As far back as I can remember; I’ve always wanted to be a gangster.
All you need to know about this movie is the following two words: Martin Scorsese. This on its own should make you want to watch Goodfellas. I must admit that this was my first time seeing this particular Scorsese movie – I have seen more recent ones like The Departed, Shutter Island, Gangs of New York and The Aviator. All great movies, but a tad bit violent. Though the thing about Scorsese and violence is that even though violence goes hand in hand with almost all of his movies, yet he does not glorify violence by any means. Scorsese’s violence is always messy, ugly and well – violent. He portrays violence how it is – an unthinkably horrible act.
Goodfellas is based on a book “Wiseguy” by Nicholas Pileggi. Pileggi also co-wrote the screenplay with Martin Scorsese. “Wiseguy” is a true rise-and-fall story of a real-life mobster, Henry Hill. As Henry Hill (Ray Liotta) says in the beginning of the movie – he always wanted to be a gangster. So from a young age Henry starts hanging out and running errands for the neighbourhood’s mob boss, Paulie Cicero (Paul Sorvino). He then starts pulling jobs with Tommy DeVito (Joe Pesci) and Jimmy Conway (Robert De Niro), who are part of the same mob crowd. There are several milestones in Hill’s life: first arrest, wedding to Karen (Lorraine Bracco), mistress number one, mistress number two, jail term and running around behind the mob boss’ back dealing cocaine. But the most profound moment is the murder of Billy Batts (Frank Vincent), when everything changes for Henry. From there begins the fall that concludes on one cocaine-fuelled day in 1980.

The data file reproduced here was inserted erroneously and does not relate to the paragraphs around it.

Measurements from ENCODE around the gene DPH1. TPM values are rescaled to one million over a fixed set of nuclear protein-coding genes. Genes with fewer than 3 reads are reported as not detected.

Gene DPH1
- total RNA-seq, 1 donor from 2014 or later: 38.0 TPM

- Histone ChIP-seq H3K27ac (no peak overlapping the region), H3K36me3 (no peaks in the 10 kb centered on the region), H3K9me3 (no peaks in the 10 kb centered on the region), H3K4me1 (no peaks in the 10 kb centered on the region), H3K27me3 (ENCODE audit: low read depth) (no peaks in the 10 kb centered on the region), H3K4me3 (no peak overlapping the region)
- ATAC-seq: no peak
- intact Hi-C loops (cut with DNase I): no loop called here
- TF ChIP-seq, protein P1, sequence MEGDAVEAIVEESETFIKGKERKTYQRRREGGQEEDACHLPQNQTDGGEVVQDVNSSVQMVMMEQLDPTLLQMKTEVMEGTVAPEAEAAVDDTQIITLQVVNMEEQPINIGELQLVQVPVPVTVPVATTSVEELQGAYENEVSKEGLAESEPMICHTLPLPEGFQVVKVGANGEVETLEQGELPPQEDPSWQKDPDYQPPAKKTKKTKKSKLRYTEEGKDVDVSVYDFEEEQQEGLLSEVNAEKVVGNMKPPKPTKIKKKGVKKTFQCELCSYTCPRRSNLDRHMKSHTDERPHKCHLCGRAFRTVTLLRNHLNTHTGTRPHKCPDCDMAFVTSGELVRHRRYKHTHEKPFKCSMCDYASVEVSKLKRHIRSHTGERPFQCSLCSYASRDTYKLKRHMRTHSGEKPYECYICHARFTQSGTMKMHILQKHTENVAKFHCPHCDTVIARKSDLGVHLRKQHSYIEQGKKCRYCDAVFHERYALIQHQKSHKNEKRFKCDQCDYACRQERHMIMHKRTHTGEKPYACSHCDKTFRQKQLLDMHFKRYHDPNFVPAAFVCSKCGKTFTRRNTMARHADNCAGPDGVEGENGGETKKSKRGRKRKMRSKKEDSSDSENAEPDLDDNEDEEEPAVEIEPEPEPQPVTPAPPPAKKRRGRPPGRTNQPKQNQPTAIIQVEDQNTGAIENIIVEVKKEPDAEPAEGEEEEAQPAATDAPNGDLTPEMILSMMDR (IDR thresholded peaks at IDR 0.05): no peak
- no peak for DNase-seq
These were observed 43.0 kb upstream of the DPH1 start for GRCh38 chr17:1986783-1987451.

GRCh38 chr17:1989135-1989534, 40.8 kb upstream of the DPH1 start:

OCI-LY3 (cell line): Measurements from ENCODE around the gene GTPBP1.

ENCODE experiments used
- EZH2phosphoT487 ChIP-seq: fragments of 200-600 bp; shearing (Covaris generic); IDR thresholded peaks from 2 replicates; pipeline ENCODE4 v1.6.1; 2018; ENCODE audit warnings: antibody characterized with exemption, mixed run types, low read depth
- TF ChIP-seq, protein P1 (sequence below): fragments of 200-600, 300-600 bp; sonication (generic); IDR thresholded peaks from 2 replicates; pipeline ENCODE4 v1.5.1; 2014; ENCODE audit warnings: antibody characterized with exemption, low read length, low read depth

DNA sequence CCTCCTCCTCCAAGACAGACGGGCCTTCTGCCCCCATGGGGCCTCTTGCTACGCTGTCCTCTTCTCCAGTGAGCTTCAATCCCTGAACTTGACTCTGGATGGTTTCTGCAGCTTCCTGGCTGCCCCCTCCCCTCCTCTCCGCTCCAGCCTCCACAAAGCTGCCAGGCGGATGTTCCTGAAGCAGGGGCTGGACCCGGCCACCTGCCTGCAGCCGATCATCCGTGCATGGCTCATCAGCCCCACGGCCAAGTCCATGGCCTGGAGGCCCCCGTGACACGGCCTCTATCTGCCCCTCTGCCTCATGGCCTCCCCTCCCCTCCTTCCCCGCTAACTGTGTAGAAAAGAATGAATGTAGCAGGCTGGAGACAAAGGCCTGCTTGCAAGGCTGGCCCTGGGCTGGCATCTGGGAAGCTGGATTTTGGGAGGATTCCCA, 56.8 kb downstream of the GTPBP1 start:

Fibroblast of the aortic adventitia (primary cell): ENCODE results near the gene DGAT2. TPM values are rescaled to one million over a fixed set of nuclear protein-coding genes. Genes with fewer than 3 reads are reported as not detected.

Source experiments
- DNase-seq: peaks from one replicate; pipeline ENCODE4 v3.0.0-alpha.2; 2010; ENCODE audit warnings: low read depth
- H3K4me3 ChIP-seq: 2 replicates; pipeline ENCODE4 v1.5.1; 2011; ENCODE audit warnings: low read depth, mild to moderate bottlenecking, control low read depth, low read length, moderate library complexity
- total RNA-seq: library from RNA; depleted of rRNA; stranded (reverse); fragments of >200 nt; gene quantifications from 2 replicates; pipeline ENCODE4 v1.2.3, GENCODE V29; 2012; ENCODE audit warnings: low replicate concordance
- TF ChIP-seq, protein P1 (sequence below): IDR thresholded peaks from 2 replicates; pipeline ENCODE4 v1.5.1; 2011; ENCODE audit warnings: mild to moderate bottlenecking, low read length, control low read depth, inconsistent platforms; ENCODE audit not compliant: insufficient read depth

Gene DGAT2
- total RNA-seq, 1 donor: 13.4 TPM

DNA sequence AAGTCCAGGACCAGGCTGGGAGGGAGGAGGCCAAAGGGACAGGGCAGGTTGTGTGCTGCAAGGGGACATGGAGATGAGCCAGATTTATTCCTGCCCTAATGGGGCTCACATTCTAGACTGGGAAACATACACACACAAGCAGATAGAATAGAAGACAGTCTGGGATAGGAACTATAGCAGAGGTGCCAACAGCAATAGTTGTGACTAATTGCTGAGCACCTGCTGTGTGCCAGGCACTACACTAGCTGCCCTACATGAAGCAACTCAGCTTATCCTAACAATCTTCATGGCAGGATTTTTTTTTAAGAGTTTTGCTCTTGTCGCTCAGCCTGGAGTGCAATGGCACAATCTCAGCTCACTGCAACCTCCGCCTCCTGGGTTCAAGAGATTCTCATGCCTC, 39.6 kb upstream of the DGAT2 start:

Anything I wanted was a phone call away.
Goodfellas is not your ordinary gangster film. This does not make you want to be a gangster and unlike in The Godfather, you do not see the gangsters living in big mansions. You see them fighting for survival every day and night. As the real Henry Hill puts it – it was anything but the American Dream.
I don’t think I even need to address the issue that Scorsese is probably the most genius director of our century. The greatness of Goodfellas comes down to Scorsese’s brilliance as a director. And also to his advice to actors who according to Scorsese should not act like the people they are portraying – instead they should behave like them. This gives the movie that magic intensity and sense of reality.
The use of voice-over narrative in Goodfellas is just genius. It increases the level of the relationship between Henry and the audience by giving it more intimacy. The casting is perfect. All fantastic performances – Liotta, Pesci – who won an Oscar for his performance -, De Niro, Sorvino… I could go on and on. One of the interesting performances comes from Scorsese’s mum, who plays Tommy DeVito’s mum in that famous dinner scene. Martin Scorsese’s own roots are deep in the Italian-American community in New York – not that different from the neighbourhood is Goodfellas.
There are many excellent scenes. One is the nightclub scene between Pesci’s and Liotta’s characters. Scorsese shot it with a medium shot (no close-ups), so that the audience is able to see how the people around Tommy and Henry behave. You can see the expressions on their faces changing from laughter into alarm.
The 3rd act in the movie is basically Henry paranoid running around and going home to stir pasta sauce; and then the same again and again – all the time with the same intensity level. Brilliant! Another talent of Scorsese is to take a small detail and blossom it into art – like in the prison sequence the most memorable thing is how thin Paulie cuts the garlic.
So has Goodfellas earned its number 92 spot on the list? Absolutely! It’s also a movie, which should be watched more than once to truly appreciate its brilliance.
Today everything is different; there’s no action… have to wait around like everyone else.